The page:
Ta bem bonito e aparentemente com a mecânica menos complicado que os Dark Souls (Não vou comparar com os demons pq não joguei)...gostei também dessa "consistência" dos cenários, mantém o game em um clima só, mas espero que também não os torne mais repetitivos.
Acho que não ta perto ainda de se tornar um Hack n Slash, a remoção do sistema defensivo garantiu isso...mas agora o jogador vai ter que gastar mais tempo desviando e esperando a hora certa de atacar (não só com bosses).
Vai pra minha lista de "Um dia terei console da Sony para jogar:"
Bloodborne's combat convinced me I don't need a sword and shield any more
Old habits are hard to break, especially when they're ones that kept you safe through trying times. When you walked through the Valley in the shadow of Drakes, when you descended into the toxic depths of Blighttown, and when you paced the gleaming ramparts of Anor Londo, the old sword and shield combo was a reliable fallback in Dark Souls. Block, slash, back off, wait. It was a mantra you repeated to yourself over and over, a song whose comforting words saw you through the darkest nights. Block, slash, back off, wait. Dark Souls' creator Hidetaka Miyazaki doesn't want you to get comfortable, which is why his latest title, PS4 exclusive Bloodborne, is taking that fallback away. And as suspected, learning to get by in a From Software game without relying on a sword and shield doesn't come easy - at least at first
It's at this point that the difference in combat between Bloodborne and From Software's previous titles really becomes apparent. You move much faster, for starters, the dodge button enabling you to weave quickly, though sometimes clumsily, in and out and around several enemies at once. With a sword and shield combo in Souls, the instinct was to remain unmoved, allowing combatants to come to you while keeping your defences up and waiting patiently for the right time to attack. In Bloodborne, enemies come so thick and fast that this approach would be suicide, even before factoring in your lack of defensive equipment. Your foes are faster and smarter, too, and have a wide array of attacks. Some prod you with a pitchfork while their comrades call you an accursed beast and wave fire in your face to scare you off. Some drag their scythes along on the ground behind them as they patrol, filling the air with a horrible scraping sound as they screech across the cobblestones.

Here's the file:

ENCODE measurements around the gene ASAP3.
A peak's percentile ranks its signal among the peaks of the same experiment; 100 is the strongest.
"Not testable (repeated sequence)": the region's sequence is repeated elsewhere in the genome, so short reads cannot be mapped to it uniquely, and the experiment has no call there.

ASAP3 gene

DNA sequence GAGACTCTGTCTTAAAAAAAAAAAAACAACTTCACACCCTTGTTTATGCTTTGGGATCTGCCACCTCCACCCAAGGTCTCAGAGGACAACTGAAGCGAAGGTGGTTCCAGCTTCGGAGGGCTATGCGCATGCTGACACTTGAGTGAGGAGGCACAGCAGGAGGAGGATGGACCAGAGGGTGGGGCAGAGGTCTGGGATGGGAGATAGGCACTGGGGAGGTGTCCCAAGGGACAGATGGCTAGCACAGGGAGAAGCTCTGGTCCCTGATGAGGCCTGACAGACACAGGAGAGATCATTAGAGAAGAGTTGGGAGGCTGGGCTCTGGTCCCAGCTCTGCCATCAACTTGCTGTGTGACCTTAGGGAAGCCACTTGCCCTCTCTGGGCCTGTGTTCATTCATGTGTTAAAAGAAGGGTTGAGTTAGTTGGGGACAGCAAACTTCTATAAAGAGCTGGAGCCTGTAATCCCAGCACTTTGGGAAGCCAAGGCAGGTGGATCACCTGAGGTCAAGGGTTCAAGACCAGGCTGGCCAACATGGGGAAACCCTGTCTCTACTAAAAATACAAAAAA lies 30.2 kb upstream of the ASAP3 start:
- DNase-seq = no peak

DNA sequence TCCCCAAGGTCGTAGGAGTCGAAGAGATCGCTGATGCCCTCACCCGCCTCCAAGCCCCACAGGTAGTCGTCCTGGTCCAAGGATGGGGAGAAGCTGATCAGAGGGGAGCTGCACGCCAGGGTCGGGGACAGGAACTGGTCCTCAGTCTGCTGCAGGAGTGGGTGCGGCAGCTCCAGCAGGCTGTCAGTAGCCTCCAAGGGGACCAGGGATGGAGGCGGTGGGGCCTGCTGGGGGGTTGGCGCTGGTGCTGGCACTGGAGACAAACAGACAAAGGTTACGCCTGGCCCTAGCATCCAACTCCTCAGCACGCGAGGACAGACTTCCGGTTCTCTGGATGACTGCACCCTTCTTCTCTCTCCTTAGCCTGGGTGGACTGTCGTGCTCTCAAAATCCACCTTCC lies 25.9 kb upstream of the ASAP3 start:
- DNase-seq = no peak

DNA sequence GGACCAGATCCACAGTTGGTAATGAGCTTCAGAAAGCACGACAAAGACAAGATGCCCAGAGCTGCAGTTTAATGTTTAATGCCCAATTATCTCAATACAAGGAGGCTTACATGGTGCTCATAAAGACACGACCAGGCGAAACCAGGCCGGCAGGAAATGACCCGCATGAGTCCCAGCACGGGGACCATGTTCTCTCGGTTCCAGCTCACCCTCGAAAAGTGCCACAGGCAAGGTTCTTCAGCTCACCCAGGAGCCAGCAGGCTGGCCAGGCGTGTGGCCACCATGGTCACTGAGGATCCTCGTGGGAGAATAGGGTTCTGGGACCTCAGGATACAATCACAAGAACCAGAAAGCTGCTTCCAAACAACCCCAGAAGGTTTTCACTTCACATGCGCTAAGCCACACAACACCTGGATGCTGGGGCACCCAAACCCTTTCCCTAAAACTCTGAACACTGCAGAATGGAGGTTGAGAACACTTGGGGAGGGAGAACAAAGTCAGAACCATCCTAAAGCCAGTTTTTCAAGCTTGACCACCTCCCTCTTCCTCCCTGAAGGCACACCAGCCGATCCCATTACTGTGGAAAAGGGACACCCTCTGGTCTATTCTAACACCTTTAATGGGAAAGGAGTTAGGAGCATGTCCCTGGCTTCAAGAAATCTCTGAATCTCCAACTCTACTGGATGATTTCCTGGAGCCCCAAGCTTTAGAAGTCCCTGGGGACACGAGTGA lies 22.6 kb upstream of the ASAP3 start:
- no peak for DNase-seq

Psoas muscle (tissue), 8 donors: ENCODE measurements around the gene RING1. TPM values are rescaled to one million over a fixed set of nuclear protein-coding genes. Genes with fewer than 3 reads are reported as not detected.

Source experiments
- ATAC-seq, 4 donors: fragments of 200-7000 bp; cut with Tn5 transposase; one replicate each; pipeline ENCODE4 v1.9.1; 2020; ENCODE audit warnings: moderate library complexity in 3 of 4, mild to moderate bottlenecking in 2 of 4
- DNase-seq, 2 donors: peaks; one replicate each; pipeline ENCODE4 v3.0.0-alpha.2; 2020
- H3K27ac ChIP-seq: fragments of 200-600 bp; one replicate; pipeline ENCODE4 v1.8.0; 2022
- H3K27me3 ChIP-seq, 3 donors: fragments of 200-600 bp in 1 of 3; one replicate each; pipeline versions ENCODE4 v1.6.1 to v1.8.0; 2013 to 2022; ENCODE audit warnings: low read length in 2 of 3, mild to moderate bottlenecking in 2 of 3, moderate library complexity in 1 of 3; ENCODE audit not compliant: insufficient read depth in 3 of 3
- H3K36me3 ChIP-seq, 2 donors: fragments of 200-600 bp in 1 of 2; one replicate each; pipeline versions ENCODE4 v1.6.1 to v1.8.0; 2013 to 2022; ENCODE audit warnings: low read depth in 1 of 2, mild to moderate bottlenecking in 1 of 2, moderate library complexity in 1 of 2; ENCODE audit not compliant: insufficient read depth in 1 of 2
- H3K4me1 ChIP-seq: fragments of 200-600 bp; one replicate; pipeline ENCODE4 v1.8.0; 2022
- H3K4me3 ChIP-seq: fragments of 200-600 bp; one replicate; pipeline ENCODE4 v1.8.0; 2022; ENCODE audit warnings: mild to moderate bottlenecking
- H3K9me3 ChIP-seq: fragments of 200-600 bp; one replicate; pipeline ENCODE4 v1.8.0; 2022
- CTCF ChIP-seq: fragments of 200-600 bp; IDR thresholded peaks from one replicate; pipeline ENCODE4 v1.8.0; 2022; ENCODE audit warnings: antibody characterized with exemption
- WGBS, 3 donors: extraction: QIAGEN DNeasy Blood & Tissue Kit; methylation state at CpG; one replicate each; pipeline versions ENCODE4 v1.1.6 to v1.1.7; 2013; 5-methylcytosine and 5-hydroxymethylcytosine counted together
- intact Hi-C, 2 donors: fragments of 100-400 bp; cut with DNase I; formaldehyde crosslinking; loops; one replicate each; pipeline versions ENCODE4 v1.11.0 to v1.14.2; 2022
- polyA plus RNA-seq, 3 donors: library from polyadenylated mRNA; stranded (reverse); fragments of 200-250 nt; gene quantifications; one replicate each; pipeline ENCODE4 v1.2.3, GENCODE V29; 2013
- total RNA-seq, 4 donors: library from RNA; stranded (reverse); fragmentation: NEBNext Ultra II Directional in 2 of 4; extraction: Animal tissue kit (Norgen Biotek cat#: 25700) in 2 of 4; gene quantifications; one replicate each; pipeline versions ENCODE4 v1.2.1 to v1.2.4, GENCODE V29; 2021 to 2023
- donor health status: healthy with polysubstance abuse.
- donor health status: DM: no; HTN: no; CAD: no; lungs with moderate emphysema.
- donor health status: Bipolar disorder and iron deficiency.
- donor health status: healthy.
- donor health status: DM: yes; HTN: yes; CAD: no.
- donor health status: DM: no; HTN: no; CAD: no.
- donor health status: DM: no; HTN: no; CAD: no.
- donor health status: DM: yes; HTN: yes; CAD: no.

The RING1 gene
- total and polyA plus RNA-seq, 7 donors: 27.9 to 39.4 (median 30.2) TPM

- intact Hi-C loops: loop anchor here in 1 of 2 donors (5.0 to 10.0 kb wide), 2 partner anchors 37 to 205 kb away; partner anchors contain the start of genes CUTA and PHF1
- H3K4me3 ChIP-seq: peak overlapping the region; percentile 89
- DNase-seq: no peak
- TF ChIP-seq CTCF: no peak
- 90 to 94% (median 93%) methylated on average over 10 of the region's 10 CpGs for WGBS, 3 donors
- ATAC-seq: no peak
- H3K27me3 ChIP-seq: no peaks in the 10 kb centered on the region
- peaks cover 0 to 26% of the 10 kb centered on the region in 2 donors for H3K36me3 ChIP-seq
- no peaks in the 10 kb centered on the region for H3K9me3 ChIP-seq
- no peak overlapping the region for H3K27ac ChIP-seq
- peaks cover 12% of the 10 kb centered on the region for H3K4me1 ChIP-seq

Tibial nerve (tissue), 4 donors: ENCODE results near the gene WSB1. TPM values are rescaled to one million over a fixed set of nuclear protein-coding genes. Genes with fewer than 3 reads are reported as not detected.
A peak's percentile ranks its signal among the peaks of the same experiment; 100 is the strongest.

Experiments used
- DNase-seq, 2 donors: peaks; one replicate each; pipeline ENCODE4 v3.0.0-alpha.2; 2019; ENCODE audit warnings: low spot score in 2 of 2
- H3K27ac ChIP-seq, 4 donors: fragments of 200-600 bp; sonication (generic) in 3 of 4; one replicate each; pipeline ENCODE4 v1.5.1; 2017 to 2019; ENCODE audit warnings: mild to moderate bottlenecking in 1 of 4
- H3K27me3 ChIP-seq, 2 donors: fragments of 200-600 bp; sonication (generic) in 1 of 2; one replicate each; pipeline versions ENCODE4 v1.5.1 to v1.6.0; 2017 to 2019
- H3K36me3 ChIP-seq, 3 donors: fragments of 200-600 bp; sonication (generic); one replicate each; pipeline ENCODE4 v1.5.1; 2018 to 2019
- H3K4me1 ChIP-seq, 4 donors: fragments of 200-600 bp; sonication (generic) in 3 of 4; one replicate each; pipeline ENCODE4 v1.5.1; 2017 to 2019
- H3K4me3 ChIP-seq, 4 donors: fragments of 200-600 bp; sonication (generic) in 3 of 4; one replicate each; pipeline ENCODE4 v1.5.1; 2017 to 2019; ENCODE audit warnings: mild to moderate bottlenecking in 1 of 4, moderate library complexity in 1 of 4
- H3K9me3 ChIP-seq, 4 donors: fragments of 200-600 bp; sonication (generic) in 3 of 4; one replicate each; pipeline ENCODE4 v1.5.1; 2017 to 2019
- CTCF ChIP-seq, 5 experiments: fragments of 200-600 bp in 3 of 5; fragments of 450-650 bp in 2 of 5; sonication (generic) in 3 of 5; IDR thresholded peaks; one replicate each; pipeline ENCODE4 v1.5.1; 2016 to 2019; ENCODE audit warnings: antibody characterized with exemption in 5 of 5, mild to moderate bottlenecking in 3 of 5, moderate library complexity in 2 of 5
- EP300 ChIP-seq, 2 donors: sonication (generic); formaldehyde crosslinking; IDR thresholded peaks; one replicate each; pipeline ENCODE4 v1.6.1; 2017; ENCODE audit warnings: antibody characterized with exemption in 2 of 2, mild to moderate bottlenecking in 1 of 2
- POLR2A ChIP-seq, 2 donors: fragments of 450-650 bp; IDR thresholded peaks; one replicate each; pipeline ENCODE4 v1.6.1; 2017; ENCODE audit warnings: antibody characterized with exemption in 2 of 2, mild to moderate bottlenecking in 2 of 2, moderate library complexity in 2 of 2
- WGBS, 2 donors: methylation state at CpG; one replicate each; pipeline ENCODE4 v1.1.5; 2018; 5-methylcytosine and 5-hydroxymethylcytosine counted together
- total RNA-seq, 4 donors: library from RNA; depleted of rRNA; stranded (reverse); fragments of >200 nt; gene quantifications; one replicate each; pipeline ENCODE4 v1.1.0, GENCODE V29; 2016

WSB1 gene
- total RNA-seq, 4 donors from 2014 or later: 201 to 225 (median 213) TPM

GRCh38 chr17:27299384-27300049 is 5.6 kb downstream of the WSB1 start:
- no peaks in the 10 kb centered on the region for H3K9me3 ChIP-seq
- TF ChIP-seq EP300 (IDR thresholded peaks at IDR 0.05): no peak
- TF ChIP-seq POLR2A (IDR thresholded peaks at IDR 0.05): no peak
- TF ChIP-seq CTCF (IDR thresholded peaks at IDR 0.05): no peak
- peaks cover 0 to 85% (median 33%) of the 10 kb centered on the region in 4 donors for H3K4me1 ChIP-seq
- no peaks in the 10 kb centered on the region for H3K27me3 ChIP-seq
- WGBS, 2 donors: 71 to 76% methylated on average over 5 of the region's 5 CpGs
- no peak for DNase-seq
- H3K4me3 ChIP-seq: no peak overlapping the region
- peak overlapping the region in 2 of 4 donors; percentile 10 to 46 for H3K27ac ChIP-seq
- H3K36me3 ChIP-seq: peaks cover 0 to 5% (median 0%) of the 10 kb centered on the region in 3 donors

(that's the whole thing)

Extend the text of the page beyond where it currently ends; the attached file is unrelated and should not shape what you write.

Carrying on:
Taming the Beasts Lurking in Bloodborne's Chalice Dungeons
My usual reliance on brawn and bulk was the first Souls game inclination I had to unlearn. Flailing mutants and diseased rats needed to be vanquished, but there was no shield to hide behind. Instead, I wielded weapons in both hands, and could easily switch between two right-handed blades with the press of a button. In my left hand was a shotgun, which could do some damage from a moderate distance, but which (of course) provided more offensive power up close. I could also hold a torch aloft in place of my gun, which was a boon when the corridors darkened. (If you are worried that Bloodborne would make torches as pointless as they were in Dark Souls II's original release, you can rest your mind in that regard.) However, it was the blades, in tandem with my firearm, that saw the most onscreen action.
It was a tense and eerie gameplay session, with each new enemy crushing my soul as I gripped the controller. One creature--a looming skeletal arthropod--looked like an ancient fossil come to life, and several of them lobbed balls of fire towards me. It was a phenomenal sight and a challenging area, given that I had to deal with bell-ringers and other adversaries in addition to the fireball-spewing freaks. But once I learned to close the distance and flail away on the skittering things' tails, they weren't long for this world. And so it will go in the full game, I imagine: moving through the darkness and fog, and discovering new ways to destroy whatever gross brute stands in your path. We'll know soon enough--and I am already stocking up on anti-anxiety medicine in anticipation.